The trial began Monday in the prosecution of Robert Simels, a prominent Manhattan defense attorney charged with plotting with a client to threaten and bribe witnesses to prevent them from testifying.
"A license to practice law is not a license to break the law," Assistant U.S. Attorney Daniel D. Brownell told the federal jury before an overflowing courtroom in Brooklyn. In defending his client, drug kingpin Shaheed Khan, Simels employed a "win at all costs" strategy, promoting a plan of bribes and intimidation to ensure Khan's acquittal, Brownell said.
"When Simels said, 'I'm going to do whatever it takes to get him out of there,'" Brownell said, "that was no idle boast."
In Simels' defense, attorney Gerald Shargel, repeated a mantra: "Words don't always convey intention and meaning."
An attorney's job, Shargel said, is to build up a defense for a client, to interview witnesses and learn everything there is to know about a case. So when a paid informant -- encouraged by $50,000 and a U.S. visa -- suggested to Simels that witnesses could be bribed or made to "suffer from amnesia," Simels played along simply to "keep the conversation going," Shargel said.
"Mr. Simels knows that the art of extracting information from people is carefully honed," Shargel told the jury. But no matter what was said to string along the government's source, he added, there was "never an intention, never a design or a plan" to tamper with witnesses.
Khan was indicted in the Eastern District of New York in April 2006 and charged with heading the Phantom Squad, a Guyana-based paramilitary drug cartel that smuggled and distributed cocaine to Brooklyn.
Khan hired Simels, a defense attorney known for representing high-profile drug dealers and members of organized crime families -- including Henry Hill, the mobster played by Ray Liotta in "GoodFellas" -- to represent him.
According to an affidavit filed by a special agent of the Drug Enforcement Administration, soon thereafter Simels met with a member of the Phantom Squad, a government informant who recorded their conversations, and advised him that Khan would need to "eliminate" or "neutralize" potential witnesses.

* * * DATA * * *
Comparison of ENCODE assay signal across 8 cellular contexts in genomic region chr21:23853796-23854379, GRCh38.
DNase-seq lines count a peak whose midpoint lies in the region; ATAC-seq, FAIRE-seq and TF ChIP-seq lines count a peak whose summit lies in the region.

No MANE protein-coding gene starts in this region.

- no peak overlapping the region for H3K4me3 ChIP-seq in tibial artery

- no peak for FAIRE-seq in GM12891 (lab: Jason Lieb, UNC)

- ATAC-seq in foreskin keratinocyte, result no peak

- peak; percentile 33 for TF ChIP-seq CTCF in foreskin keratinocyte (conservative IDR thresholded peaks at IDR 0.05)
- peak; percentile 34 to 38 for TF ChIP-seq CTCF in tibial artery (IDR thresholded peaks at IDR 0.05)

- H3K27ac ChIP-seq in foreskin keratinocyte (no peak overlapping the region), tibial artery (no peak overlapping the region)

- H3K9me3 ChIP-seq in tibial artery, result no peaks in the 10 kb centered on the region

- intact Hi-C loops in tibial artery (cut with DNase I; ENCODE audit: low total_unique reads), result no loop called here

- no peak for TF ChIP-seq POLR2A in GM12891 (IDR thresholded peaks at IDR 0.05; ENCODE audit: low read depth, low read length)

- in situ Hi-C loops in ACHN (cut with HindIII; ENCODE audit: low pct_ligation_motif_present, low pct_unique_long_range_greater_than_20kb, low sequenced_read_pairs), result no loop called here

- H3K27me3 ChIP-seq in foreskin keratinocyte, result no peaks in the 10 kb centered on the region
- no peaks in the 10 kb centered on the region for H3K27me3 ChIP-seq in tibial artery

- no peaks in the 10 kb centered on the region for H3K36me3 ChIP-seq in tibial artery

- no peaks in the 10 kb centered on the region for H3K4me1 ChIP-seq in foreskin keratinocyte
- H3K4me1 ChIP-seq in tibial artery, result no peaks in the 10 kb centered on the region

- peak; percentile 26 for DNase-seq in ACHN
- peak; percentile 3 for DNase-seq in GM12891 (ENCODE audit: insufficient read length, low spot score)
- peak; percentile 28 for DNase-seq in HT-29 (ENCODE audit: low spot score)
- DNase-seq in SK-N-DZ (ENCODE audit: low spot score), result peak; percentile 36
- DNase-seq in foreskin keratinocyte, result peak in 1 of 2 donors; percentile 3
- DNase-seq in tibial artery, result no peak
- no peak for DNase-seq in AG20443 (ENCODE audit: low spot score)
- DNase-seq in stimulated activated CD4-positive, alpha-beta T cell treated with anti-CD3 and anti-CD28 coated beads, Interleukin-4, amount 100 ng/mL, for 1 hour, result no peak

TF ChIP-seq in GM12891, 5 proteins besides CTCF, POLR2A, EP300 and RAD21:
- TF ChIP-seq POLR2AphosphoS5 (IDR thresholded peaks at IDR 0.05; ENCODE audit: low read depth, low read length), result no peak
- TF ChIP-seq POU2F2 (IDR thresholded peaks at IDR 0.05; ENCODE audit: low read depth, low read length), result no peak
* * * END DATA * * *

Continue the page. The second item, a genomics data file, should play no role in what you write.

In one excerpt from the recordings, the informant allegedly told Simels that one potential witness wanted $10,000 in order to sign a contract agreeing to testify in favor of Khan.
"Tell her that obviously she can't get any money until she meets with me, but I'll make the agreement with her," Simels allegedly replied. "She's got to meet with me. If she does it and she signs the document, she gets half then and she gets half when she, ah, finishes testifying."
In March, Khan pleaded guilty to cocaine trafficking and witness tampering in exchange for a 15-year sentence.
Simels, 62, faces up to 10 years in prison.
His associate, Arienne Irving, was also charged with tampering with and threatening witnesses and is being tried alongside Simels. She is represented by Javier Solano, a former Brooklyn assistant district attorney.
Khan's and Simels' cases have received enormous attention in Guyana, a country of 770,000 people on the northern coast of South America, where Khan is part menace, part folk hero.